Evan Westra
York University
John Michael
University of Warwick
In recent years, there has been a heated debate about how to interpret findings that seem to show that humans rapidly and automatically calculate the visual perspectives of others. In the current study, we investigated the question of whether automatic interference effects found in the dot-perspective task (Samson, Apperly, Braithwaite, Andrews, & Bodley Scott, 2010) are the product of domain-specific perspective-taking processes or of domain-general “submentalizing” processes (Heyes, 2014). Previous attempts to address this question have done so by implementing inanimate controls, such as arrows, as stimuli. The rationale for this is that submentalizing processes that respond to directionality should be engaged by such stimuli, whereas domain-specific perspective-taking mechanisms, if they exist, should not. These previous attempts have been limited, however, by the implied intentionality of the stimuli they have used (e.g. arrows), which may have invited participants to imbue them with perspectival agency. Drawing inspiration from “novel entity” paradigms from infant gaze-following research, we designed a version of the dot-perspective task that allowed us to precisely control whether a central stimulus was viewed as animate or inanimate. Across four experiments, we found no evidence that automatic “perspective-taking” effects in the dot-perspective task are modulated by beliefs about the animacy of the central stimulus. Our results also suggest that these effects may be due to the task-switching elements of the dot-perspective paradigm, rather than automatic directional orienting. Together, these results indicate that neither the perspective-taking nor the standard submentalizing interpretations of the dot-perspective task are fully correct.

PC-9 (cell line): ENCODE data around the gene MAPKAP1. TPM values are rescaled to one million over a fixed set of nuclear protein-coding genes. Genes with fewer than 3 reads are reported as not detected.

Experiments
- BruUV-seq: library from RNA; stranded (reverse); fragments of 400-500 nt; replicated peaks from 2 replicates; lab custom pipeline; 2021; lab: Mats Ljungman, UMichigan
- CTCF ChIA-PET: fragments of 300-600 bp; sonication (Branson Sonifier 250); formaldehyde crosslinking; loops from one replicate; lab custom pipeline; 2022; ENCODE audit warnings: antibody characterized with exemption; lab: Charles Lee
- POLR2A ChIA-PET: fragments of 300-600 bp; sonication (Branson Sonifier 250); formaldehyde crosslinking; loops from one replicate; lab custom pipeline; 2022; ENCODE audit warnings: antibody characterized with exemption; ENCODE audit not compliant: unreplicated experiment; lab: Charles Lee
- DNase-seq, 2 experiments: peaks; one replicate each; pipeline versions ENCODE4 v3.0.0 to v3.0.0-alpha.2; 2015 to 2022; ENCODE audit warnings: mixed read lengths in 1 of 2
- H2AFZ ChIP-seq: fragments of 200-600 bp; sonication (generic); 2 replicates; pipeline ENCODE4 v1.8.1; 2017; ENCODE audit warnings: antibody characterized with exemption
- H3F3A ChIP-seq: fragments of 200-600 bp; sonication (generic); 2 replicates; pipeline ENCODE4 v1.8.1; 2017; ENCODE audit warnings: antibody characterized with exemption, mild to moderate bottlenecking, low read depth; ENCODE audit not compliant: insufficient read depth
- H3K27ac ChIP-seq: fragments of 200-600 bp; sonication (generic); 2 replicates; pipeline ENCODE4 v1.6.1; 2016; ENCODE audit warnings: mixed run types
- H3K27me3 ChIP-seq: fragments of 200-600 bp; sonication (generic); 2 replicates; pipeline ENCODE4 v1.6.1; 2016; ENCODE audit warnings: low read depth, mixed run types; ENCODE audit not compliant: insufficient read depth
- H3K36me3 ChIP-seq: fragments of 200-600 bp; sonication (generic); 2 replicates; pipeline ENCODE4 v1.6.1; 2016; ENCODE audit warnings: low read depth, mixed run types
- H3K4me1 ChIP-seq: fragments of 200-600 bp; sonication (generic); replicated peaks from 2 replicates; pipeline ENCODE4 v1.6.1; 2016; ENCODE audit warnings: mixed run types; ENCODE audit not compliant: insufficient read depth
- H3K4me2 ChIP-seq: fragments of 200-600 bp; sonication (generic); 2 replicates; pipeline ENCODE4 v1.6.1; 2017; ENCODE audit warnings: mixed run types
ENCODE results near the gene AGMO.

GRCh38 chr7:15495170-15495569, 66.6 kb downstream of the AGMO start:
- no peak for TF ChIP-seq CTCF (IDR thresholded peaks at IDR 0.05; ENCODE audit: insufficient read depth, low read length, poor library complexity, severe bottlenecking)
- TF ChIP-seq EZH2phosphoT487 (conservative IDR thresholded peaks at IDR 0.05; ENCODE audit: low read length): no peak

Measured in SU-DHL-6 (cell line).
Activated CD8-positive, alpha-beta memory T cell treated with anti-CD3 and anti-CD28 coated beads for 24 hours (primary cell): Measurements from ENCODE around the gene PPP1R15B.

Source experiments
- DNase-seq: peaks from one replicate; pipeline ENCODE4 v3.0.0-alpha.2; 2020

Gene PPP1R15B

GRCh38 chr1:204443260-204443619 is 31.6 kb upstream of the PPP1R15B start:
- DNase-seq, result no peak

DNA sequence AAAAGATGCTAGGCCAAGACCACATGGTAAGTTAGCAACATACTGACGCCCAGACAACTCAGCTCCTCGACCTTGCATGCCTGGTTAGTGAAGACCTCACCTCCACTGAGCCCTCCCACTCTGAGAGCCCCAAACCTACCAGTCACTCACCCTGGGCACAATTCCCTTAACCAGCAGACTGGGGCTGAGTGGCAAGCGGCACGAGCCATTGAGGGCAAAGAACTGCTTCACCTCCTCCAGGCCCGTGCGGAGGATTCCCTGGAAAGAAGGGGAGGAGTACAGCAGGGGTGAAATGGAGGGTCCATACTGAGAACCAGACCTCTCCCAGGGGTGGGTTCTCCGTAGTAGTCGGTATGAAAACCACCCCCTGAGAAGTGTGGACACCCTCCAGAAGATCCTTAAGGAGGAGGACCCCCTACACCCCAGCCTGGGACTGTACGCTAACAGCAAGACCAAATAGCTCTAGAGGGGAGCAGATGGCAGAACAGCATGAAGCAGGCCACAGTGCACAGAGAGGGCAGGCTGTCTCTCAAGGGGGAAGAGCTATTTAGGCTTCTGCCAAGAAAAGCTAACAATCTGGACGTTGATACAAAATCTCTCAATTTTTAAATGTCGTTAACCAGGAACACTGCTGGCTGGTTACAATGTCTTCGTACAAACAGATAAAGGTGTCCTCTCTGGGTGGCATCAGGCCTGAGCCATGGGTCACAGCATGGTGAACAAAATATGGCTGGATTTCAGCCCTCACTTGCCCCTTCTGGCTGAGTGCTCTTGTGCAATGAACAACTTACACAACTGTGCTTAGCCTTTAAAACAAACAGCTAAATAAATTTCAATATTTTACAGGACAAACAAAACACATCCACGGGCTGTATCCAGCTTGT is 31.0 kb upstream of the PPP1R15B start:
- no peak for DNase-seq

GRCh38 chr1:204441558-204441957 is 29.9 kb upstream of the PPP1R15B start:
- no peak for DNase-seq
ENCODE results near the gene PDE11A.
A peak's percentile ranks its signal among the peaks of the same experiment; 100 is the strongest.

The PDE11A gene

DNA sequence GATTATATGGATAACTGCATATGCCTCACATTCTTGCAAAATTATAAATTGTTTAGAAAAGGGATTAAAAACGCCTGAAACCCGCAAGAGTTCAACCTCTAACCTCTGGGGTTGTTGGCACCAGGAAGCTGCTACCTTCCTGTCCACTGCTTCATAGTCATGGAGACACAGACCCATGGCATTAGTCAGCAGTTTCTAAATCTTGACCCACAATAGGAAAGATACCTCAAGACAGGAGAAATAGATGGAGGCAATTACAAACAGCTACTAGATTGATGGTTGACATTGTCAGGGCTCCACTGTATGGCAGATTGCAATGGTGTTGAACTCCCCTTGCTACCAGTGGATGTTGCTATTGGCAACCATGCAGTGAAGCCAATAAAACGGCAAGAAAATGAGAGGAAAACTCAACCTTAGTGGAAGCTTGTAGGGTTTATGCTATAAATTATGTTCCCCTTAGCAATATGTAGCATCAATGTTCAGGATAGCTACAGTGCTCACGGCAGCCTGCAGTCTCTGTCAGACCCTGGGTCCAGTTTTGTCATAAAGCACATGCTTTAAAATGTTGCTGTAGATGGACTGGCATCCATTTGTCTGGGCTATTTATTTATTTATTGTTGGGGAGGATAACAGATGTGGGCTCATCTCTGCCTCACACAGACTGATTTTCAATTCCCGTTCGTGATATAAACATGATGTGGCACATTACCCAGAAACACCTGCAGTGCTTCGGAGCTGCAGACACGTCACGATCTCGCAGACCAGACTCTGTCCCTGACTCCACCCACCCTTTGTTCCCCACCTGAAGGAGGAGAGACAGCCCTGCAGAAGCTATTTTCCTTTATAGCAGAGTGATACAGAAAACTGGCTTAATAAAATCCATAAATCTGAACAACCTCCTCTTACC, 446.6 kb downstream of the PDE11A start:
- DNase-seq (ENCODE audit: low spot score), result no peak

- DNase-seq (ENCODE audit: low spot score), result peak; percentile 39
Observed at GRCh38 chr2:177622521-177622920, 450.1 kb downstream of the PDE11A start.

Keywords Perspective-taking  submentalizing  theory of mind  dot-perspective task
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